The International Association of Geophysical Contractors (IAGC) has decried BOEM’s decision, calling it “short-sighted” and an “11th hour” political move.
“Today’s announcement from BOEM denying the permits for Atlantic G&G permits demonstrates the Administration’s continued lack of accountability to the American people. It is also one of many recent and rushed attempts to cater to extreme environmentalists in the last days of the Administration, substituting politics for science,” IACG President Nikki Martin said in a statement.
“Further, today’s unprecedented denial contradicts what BOEM has repeatedly stated: that there is no scientific evidence that sound from seismic survey activity impacts marine life, nor does it harm the environment. Rather, it appears the White House directed BOEM to refute the best available science in favor of a precautionary approach with no basis in US law.”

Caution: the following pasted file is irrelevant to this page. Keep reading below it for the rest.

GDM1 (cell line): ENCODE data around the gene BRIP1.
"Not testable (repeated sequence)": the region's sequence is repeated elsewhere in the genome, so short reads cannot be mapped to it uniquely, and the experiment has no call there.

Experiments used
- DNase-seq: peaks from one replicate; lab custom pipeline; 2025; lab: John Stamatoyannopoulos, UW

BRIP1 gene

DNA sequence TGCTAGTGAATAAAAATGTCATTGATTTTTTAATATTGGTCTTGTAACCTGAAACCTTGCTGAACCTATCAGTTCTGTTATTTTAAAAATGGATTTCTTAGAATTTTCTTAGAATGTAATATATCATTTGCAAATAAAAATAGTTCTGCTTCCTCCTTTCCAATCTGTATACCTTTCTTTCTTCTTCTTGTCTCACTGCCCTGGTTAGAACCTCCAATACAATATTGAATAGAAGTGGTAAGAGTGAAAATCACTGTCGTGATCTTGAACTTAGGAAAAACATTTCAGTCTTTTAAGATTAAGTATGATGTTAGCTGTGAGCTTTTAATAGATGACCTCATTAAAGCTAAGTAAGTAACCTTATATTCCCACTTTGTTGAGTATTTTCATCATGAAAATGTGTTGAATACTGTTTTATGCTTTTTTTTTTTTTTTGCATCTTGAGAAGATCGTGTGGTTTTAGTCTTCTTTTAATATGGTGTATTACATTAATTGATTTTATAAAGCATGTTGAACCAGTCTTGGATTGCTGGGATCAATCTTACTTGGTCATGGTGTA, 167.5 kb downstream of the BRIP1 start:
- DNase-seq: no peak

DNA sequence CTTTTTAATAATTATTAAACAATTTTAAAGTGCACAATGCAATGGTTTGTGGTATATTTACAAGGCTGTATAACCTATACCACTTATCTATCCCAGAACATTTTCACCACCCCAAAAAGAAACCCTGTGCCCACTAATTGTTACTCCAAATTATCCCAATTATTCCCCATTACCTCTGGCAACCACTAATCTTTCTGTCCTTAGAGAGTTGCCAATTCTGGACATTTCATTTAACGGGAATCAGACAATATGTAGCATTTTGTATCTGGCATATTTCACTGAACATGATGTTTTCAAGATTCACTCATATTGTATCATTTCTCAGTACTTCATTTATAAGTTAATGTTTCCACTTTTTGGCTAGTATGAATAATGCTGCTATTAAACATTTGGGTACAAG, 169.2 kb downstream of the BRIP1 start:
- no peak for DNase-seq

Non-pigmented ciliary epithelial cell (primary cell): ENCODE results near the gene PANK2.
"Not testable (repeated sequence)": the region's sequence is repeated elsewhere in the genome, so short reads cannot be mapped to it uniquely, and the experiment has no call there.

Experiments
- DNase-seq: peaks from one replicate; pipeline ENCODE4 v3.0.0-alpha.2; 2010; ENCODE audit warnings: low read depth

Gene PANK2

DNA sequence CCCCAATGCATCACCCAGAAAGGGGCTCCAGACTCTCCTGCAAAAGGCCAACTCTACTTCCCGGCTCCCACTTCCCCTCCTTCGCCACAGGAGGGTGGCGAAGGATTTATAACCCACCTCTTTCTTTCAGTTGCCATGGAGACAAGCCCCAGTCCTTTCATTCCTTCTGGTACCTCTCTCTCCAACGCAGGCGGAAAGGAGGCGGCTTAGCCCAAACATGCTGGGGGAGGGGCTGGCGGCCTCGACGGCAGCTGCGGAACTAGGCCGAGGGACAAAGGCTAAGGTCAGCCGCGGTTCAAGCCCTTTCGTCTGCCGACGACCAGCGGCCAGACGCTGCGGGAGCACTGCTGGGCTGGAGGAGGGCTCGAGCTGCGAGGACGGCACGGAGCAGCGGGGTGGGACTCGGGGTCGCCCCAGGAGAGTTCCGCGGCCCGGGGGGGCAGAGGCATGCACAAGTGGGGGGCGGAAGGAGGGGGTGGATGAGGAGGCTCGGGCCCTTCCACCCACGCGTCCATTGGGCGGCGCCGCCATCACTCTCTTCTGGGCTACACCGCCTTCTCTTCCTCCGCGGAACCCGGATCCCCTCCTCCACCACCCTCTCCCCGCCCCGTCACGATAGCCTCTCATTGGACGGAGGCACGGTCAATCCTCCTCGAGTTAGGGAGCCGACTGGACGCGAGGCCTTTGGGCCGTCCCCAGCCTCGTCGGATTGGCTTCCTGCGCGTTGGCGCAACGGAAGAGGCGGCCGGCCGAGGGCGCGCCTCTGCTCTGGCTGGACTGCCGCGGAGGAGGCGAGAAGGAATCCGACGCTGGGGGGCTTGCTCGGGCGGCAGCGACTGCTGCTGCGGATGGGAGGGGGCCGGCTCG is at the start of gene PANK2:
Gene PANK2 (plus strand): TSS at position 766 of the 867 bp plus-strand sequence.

Seismic surveys proposed for the Atlantic would provide policy makers a greater understanding of the resources available offshore. A short-sighted decision to preclude these surveys flies in the face of long-term energy development policy, the national security, and the economic wellbeing of the entire nation. As the US and the world look to meet the growing energy demand, today’s announcement certainly does not take that into account, the IAGC said.
“Today’s decision makes it all the more pertinent that the incoming Trump Administration works to undo the Obama Administration’s failed energy policies, including today’s unprecedented decision. We look forward to working with the new Administration and Congress,” Martin concluded.
The National Ocean Industries Association (NOIA) also slammed BOEM’s decision.
“In yet another ‘black Friday’ announcement targeting the offshore oil and natural gas industry, BOEM's blanket denial of seismic survey permits is an unsurprising attempt to put another nail in the coffin of sensible energy exploration in the Atlantic,” NOIA President Randall Luthi said. “Not only does this decision conflict with BOEM’s own scientific conclusion that seismic surveys are environmentally safe, it is self-fulfilling rhetoric, basing its reasoning on President Obama’s recent withdrawal of 3.8 million acres in the north and mid-Atlantic Ocean.”